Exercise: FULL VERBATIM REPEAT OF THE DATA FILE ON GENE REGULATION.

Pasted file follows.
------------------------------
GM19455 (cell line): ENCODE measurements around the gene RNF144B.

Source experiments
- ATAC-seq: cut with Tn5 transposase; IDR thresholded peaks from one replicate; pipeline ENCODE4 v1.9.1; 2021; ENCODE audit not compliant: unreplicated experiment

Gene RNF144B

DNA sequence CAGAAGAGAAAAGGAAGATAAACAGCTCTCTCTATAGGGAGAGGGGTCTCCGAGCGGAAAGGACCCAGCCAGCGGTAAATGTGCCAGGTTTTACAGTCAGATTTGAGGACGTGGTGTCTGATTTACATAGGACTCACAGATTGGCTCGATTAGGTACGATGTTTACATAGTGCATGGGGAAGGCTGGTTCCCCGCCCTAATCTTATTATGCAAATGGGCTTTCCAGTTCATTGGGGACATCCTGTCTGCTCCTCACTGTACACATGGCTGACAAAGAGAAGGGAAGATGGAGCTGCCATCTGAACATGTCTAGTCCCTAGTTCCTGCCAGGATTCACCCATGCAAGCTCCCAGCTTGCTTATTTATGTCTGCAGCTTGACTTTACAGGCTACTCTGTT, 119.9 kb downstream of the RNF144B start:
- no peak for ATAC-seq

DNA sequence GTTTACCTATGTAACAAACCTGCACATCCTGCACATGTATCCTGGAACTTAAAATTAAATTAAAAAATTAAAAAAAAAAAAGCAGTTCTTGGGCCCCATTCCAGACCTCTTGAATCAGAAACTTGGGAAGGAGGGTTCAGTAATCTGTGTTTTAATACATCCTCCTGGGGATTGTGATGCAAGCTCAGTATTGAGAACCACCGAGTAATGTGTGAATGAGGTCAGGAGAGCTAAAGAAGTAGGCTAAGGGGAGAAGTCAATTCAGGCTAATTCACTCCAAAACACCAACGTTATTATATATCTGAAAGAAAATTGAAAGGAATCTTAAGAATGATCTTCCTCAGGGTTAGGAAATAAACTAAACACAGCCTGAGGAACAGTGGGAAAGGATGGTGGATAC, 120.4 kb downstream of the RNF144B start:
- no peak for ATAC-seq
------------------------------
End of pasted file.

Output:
GM19455 (cell line): ENCODE measurements around the gene RNF144B.

Source experiments
- ATAC-seq: cut with Tn5 transposase; IDR thresholded peaks from one replicate; pipeline ENCODE4 v1.9.1; 2021; ENCODE audit not compliant: unreplicated experiment

Gene RNF144B

DNA sequence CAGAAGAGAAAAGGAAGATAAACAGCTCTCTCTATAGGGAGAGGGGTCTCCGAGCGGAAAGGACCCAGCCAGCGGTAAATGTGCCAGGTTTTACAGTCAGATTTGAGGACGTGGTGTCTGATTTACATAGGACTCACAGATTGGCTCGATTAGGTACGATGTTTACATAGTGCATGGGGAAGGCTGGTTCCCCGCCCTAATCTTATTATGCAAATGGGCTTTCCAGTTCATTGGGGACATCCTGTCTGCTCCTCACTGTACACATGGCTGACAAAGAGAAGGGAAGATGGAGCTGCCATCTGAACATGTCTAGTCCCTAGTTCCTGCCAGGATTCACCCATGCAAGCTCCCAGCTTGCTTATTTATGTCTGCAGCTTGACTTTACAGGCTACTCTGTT, 119.9 kb downstream of the RNF144B start:
- no peak for ATAC-seq

DNA sequence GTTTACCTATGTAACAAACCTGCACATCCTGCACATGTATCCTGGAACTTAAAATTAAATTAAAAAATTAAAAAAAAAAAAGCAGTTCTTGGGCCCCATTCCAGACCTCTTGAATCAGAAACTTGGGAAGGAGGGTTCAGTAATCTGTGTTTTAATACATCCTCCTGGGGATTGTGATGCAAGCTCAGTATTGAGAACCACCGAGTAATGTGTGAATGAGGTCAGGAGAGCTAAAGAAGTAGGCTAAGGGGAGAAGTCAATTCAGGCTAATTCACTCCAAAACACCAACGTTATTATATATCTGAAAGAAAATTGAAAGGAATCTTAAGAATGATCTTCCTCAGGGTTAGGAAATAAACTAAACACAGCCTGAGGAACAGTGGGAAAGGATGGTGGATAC, 120.4 kb downstream of the RNF144B start:
- no peak for ATAC-seq